Britain’s economic rebound stronger than first thought in the second quarter

According to official figures, the UK economic recovery was faster than initially thought in the second quarter as spending surged after the blockade was lifted.

According to the National Bureau of Statistics of China (ONS), gross domestic product (GDP) increased 5.5% from April to June after being revised upward from the initial estimate of 4.8%.

According to ONS, this means that GDP was 3.3% below GDP in the final quarter of 2019 before the pandemic. This is against the previous estimate of 4.4%.

Household spending was the main driver of the upward revision of GDP, contributing 4 points to a 5.5% increase as restrictions on allowing outdoor dining were relaxed in April and further restricted in May. bottom.

The stagnation of demand after the blockade in early 2021 has increased spending by the British, but recent GDP figures show that the recovery in growth has slowed significantly.

Earlier this month, figures show that July’s economic growth fell from 1.4% in June to 0.1%, and there are concerns that supply chain problems may further hinder recovery.

“The headwinds for growth due to supply disruptions, the negative impact on household purchasing power, the sentiment of rising inflation, and energy prices mean that recovery looks more vulnerable,” said Martin Beck, senior economic adviser to EY Item Club. Said.

But he said of record-level job vacancies, strong lending conditions, and household health, “recovery is a long way to go before the support runs out.”

ONS data show that as the economy opens, household savings and spending increase, the performance of the medical services and arts sector is better than initially thought.

Jonathan Ato, Deputy Director of the National Bureau of Statistics of ONS, said: “

ONS added that the revision came after “many improvements to sources and methods” and also included more complete data from the health sector.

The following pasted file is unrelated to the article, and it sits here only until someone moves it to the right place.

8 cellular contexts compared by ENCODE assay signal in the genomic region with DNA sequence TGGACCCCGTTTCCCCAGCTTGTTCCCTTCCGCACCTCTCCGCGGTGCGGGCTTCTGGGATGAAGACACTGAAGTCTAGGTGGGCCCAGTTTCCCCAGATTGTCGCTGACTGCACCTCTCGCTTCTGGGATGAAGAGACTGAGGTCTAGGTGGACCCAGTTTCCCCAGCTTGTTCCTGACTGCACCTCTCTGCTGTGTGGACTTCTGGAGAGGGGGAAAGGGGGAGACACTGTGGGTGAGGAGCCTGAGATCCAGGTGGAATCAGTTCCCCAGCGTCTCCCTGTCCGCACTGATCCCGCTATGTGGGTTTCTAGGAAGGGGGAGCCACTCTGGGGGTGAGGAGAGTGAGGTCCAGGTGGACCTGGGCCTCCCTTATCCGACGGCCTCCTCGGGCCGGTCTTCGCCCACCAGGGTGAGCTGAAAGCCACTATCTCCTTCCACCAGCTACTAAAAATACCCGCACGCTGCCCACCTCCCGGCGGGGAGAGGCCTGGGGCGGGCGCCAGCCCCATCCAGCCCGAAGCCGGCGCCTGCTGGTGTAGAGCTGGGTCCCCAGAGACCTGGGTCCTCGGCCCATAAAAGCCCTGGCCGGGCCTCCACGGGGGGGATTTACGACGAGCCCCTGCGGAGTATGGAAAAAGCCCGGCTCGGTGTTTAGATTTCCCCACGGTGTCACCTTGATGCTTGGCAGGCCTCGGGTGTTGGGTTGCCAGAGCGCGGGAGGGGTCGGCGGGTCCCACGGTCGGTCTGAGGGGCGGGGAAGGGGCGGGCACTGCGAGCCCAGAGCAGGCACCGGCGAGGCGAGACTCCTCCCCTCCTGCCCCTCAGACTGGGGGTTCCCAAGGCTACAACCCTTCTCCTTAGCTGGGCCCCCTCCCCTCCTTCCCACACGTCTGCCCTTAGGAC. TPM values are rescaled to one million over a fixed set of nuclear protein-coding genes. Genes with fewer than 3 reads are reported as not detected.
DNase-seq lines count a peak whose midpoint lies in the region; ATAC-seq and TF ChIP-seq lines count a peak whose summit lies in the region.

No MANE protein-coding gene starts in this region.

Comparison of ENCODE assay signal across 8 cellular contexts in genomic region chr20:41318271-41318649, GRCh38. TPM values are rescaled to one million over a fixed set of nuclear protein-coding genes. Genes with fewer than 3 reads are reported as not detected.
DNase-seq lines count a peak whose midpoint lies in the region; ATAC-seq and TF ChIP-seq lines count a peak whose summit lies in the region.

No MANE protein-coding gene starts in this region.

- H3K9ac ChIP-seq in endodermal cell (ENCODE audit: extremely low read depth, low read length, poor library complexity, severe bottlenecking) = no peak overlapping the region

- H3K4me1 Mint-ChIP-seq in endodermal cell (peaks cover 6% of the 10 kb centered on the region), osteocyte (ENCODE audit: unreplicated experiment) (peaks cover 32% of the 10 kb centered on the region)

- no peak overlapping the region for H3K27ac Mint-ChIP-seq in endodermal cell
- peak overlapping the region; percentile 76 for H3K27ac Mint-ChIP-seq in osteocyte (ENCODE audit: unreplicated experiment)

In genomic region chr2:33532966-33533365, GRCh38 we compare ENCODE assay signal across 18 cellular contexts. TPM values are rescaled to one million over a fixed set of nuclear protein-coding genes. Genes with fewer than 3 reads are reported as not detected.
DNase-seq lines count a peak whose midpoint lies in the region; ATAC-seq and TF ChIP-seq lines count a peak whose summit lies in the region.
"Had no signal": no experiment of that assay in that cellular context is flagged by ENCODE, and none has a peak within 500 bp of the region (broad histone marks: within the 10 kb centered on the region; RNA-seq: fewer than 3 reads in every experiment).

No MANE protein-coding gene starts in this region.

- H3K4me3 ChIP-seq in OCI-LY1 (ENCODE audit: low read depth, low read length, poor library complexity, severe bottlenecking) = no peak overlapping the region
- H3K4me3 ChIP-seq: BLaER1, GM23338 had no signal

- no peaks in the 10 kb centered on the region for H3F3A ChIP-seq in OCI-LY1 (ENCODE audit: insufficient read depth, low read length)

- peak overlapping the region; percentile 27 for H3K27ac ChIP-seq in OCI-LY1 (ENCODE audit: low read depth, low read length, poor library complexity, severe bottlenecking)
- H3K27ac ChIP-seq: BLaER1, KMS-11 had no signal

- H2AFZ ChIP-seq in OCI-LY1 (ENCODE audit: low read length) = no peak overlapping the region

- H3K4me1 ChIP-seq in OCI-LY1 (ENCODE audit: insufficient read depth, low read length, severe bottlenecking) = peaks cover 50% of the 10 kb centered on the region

In quarterly national accounts, ONS also revised its figures for the first quarter of 2021 and estimates that the economy was down 1.4% from its previous 1.6%, compared to what it was initially afraid of.

He added that the economy shrank by a record 9.7% in 2020 and was previously estimated to have fallen by 9.8%.

According to the latest data, household spending increased by 7.9% in the second quarter, but the savings rate fell from 18.4% in the first three months of 2021 to 11.7%, the second highest ever.

The figures show the extent to which the hospitality sector has been hit by the lifting of restrictions and a 87.6% surge in accommodation and food service production in the fourth quarter, thanks to a boost from the Euro 2020 football tournament. Shown.

However, there are concerns that the current supply chain crisis and the shortage of truck drivers are curbing many sectors, and that rising inflation may curb consumer spending.

The Bank of England recently lowered its third-quarter growth forecast in August from the previously forecast of 2.9% to 2.1%. It partially condemns supply chain issues and pessimistic views on labor shortages.

Separately, ONS figures show that the UK’s balance of payments deficit (a measure of the country’s balance of payments) was revised from £ 8.9 billion (corrected £ 8.9 billion) to £ 8.6 billion (11.7 billion) in the second quarter. It also shows that it has shrunk slightly to (dollars). $ 12.2 billion in the last three months).

Excluding volatile precious metals, the second quarter deficit expanded to £ 10.2 billion ($ 13.9 billion). This is equivalent to 1.8% of GDP due to the weakening of the UK’s trade balance and the decline in foreign investment returns.

Holly Williams